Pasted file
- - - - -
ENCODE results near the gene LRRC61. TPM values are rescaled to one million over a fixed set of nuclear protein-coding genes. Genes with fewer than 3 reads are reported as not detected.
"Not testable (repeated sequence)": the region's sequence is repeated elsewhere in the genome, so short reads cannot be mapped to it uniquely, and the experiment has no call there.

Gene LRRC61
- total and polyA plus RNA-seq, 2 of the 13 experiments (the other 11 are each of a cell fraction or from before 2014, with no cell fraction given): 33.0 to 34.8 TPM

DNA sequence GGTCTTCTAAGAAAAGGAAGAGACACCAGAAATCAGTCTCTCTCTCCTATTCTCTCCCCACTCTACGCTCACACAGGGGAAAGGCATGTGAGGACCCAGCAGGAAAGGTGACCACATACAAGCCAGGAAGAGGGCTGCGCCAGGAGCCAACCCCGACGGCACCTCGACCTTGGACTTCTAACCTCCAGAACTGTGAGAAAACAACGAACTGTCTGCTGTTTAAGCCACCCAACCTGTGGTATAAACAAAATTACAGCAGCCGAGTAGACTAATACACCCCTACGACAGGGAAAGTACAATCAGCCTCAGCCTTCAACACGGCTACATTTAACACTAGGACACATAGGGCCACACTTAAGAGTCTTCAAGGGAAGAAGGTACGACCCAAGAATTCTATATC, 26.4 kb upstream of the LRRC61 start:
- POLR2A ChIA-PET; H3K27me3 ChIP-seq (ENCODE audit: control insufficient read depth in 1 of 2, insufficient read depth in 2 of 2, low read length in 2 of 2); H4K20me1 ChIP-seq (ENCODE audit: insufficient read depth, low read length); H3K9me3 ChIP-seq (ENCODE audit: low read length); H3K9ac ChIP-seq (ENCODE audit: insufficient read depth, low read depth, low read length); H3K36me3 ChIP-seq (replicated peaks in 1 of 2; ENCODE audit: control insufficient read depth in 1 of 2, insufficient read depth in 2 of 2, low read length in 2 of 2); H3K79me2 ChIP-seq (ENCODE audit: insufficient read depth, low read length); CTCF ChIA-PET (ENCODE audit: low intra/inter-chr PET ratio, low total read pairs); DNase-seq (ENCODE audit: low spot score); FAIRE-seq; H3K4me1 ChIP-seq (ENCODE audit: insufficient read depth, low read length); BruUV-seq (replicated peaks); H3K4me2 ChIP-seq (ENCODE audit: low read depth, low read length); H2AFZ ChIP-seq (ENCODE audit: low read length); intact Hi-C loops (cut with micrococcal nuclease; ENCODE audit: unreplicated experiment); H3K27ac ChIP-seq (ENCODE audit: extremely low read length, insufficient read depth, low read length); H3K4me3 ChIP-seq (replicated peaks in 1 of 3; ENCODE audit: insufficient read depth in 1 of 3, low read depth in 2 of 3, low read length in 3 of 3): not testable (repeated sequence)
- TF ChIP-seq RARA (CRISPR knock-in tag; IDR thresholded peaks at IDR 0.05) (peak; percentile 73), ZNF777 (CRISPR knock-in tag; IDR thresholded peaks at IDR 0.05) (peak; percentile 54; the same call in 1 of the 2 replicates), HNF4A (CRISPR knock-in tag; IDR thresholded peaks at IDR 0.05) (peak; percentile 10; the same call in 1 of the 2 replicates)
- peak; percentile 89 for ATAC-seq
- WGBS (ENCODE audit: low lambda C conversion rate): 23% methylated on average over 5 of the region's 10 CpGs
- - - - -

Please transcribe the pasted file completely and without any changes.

ENCODE results near the gene LRRC61. TPM values are rescaled to one million over a fixed set of nuclear protein-coding genes. Genes with fewer than 3 reads are reported as not detected.
"Not testable (repeated sequence)": the region's sequence is repeated elsewhere in the genome, so short reads cannot be mapped to it uniquely, and the experiment has no call there.

Gene LRRC61
- total and polyA plus RNA-seq, 2 of the 13 experiments (the other 11 are each of a cell fraction or from before 2014, with no cell fraction given): 33.0 to 34.8 TPM

DNA sequence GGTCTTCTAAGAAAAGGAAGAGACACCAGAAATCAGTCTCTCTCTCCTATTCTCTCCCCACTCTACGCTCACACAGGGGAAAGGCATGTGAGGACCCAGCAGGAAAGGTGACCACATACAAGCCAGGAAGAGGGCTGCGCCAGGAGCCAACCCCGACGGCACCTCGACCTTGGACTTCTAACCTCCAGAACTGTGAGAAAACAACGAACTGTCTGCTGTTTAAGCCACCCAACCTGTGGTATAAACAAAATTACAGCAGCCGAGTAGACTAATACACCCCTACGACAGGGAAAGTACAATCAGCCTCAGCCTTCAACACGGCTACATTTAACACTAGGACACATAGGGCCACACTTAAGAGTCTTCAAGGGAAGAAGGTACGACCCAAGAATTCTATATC, 26.4 kb upstream of the LRRC61 start:
- POLR2A ChIA-PET; H3K27me3 ChIP-seq (ENCODE audit: control insufficient read depth in 1 of 2, insufficient read depth in 2 of 2, low read length in 2 of 2); H4K20me1 ChIP-seq (ENCODE audit: insufficient read depth, low read length); H3K9me3 ChIP-seq (ENCODE audit: low read length); H3K9ac ChIP-seq (ENCODE audit: insufficient read depth, low read depth, low read length); H3K36me3 ChIP-seq (replicated peaks in 1 of 2; ENCODE audit: control insufficient read depth in 1 of 2, insufficient read depth in 2 of 2, low read length in 2 of 2); H3K79me2 ChIP-seq (ENCODE audit: insufficient read depth, low read length); CTCF ChIA-PET (ENCODE audit: low intra/inter-chr PET ratio, low total read pairs); DNase-seq (ENCODE audit: low spot score); FAIRE-seq; H3K4me1 ChIP-seq (ENCODE audit: insufficient read depth, low read length); BruUV-seq (replicated peaks); H3K4me2 ChIP-seq (ENCODE audit: low read depth, low read length); H2AFZ ChIP-seq (ENCODE audit: low read length); intact Hi-C loops (cut with micrococcal nuclease; ENCODE audit: unreplicated experiment); H3K27ac ChIP-seq (ENCODE audit: extremely low read length, insufficient read depth, low read length); H3K4me3 ChIP-seq (replicated peaks in 1 of 3; ENCODE audit: insufficient read depth in 1 of 3, low read depth in 2 of 3, low read length in 3 of 3): not testable (repeated sequence)
- TF ChIP-seq RARA (CRISPR knock-in tag; IDR thresholded peaks at IDR 0.05) (peak; percentile 73), ZNF777 (CRISPR knock-in tag; IDR thresholded peaks at IDR 0.05) (peak; percentile 54; the same call in 1 of the 2 replicates), HNF4A (CRISPR knock-in tag; IDR thresholded peaks at IDR 0.05) (peak; percentile 10; the same call in 1 of the 2 replicates)
- peak; percentile 89 for ATAC-seq
- WGBS (ENCODE audit: low lambda C conversion rate): 23% methylated on average over 5 of the region's 10 CpGs